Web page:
There was a lovely interview by David Hare in the Guardian yesterday with Rowan Williams- here.
It reminded me again why this man is something of a hero of mine- his deep, thoughtful, compassionate stance on so many of the issues facing us, and his fierce intelligence. I thought it worth extracting a few quotes from the article…
When he observes that economic relations as they are currently played out threaten people’s sense of what life is and what reality means, surely what he’s really saying is that capitalism damages people. To my surprise, he agrees. Does he therefore think economic relations should be ordered in a different way? “Yes.” So is it fair to say, then, that he’s anti-free market capitalism? “Yes,” he says and roars with laughter. “Don’t you feel better for my having said it?”
He goes on to rehearse what he insists he’s said before (“I don’t mind saying it again”) about how no one can any longer regard the free market as a naturally beneficent mechanism, and how more sophisticated financial instruments have made it even harder to spot when the market’s causing real hurt.
Is he paying too high a price for keeping together people who believe different things about gender, priesthood and sexuality? “I’ve no sympathy for that view. I don’t want to see the church so balkanised that we talk only to people we like and agree with. Thirty years ago, little knowing what fate had in store, I wrote an article about the role of a bishop, saying a bishop is a person who has to make each side of a debate audible to the other. The words ‘irony’ and ‘prescience’ come to mind. And of course you attract the reproach that you lack the courage of leadership and so on. But to me it’s a question of what only the archbishop of Canterbury can do.”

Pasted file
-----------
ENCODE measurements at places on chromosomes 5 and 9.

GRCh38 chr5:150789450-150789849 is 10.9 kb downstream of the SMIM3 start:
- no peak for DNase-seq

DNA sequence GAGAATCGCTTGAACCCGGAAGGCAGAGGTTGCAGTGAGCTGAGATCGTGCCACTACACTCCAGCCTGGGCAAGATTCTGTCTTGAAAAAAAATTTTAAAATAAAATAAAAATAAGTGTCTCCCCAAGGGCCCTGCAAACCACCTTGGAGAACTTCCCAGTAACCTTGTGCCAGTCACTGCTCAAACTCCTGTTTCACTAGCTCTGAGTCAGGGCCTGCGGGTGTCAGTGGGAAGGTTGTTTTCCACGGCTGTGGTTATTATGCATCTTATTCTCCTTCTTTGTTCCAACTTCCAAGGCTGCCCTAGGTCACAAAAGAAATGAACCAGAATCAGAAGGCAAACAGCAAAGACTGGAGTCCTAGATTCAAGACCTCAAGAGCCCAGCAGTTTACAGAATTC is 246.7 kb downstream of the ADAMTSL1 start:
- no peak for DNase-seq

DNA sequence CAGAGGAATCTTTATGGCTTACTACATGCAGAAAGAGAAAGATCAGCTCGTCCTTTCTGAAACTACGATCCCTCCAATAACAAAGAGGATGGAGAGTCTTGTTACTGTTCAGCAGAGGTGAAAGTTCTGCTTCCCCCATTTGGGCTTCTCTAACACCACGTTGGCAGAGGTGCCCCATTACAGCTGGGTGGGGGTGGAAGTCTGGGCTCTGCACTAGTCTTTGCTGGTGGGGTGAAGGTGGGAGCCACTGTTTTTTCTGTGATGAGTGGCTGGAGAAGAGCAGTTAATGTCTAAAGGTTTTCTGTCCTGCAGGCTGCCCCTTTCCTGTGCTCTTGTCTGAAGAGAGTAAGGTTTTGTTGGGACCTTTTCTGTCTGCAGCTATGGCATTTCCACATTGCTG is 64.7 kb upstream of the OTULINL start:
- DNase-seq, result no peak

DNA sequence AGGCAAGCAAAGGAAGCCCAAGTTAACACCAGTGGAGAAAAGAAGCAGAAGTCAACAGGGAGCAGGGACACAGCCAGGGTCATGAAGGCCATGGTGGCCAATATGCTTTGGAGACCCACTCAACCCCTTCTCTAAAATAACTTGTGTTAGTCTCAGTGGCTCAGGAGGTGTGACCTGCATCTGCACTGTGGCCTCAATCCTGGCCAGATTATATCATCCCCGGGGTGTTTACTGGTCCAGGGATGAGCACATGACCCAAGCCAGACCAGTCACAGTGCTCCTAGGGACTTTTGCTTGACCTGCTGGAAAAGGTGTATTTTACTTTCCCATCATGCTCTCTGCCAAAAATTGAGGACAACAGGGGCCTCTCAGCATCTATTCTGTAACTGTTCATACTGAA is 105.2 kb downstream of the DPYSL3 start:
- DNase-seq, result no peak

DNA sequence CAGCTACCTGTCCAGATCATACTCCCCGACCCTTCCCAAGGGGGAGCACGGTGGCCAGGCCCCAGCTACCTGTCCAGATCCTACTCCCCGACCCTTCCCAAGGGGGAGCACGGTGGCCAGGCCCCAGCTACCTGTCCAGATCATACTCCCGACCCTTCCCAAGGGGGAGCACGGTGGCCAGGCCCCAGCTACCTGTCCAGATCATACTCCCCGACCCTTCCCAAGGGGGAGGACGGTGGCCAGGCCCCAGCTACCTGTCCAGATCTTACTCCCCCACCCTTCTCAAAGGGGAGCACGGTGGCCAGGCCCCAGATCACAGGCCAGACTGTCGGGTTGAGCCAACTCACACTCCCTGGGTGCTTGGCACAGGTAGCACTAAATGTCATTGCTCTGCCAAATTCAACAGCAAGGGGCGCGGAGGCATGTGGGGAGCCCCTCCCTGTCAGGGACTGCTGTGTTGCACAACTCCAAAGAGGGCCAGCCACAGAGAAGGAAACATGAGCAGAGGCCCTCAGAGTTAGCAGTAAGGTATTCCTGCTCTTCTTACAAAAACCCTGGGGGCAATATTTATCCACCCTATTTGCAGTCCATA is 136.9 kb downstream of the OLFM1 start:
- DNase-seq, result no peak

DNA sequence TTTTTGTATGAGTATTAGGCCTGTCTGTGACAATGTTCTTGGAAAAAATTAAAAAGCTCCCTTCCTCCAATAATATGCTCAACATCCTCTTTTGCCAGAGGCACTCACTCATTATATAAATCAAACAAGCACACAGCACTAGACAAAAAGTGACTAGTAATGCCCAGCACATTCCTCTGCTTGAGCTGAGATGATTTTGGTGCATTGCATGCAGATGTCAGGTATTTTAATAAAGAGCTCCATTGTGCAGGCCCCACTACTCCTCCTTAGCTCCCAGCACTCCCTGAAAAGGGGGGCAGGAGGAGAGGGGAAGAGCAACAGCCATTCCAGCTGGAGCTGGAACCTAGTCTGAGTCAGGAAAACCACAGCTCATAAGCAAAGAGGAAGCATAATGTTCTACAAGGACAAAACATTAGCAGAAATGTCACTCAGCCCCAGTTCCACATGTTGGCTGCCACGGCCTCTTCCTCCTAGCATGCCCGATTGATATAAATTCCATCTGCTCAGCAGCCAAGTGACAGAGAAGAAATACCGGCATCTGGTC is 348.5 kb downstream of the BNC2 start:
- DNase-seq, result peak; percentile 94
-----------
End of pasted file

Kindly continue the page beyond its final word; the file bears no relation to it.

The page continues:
“We must get to grips with the idea that we don’t contribute anything to God, that God would be the same God if we had never been created. God is simply and eternally happy to be God.” How on Earth can he possibly know such a thing? “My reason for saying that is to push back on what I see as a kind of sentimentality in theology. Our relationship with God is in many ways like an intimate human relationship, but it’s also deeply unlike. In no sense do I exist to solve God’s problems or to make God feel better.” In other words, I say, you hate the psychiatrist/patient therapy model that so many people adopt when thinking of God? “Exactly. I know it’s counterintuitive, but it’s what the classical understanding of God is about. God’s act in creating the world is gratuitous, so everything comes to me as a gift. God simply wills that there shall be joy for something other than himself. That is the lifeblood of what I believe.”
I ask him if he’s happy to be thought of in a tradition of Welsh poet-priests – George Herbert, Gerard Manley Hopkins, RS Thomas? “I always get annoyed when people call RS Thomas a poet-priest. He’s a poet, dammit. And a very good one. The implication is that somehow a poet-priest can get away with things a real poet can’t, or a real priest can’t. I’m very huffy about that. But I do accept there’s something in the pastoral office that does express itself appropriately in poetry. And the curious kind of invitation to the most vulnerable places in people that is part of priesthood does come up somewhere in poetic terms.
“Herbert’s very important to me. Herbert’s the man. Partly because of the absolute candour when he says, I’m going to let rip, I’m feeling I can’t stand God, I’ve had more than enough of Him. OK, let it run, get it out there. And then, just as the vehicle is careering towards the cliff edge, there’s a squeal of brakes. ‘Methought I heard one calling Child!/And I replied My Lord.’ I love that ending, because it means, ‘Sorry, yes, OK, I’m not feeling any happier, but there’s nowhere else to go.’ Herbert is not sweet.”
“And you like that?”
“Non-sweetness? I do.”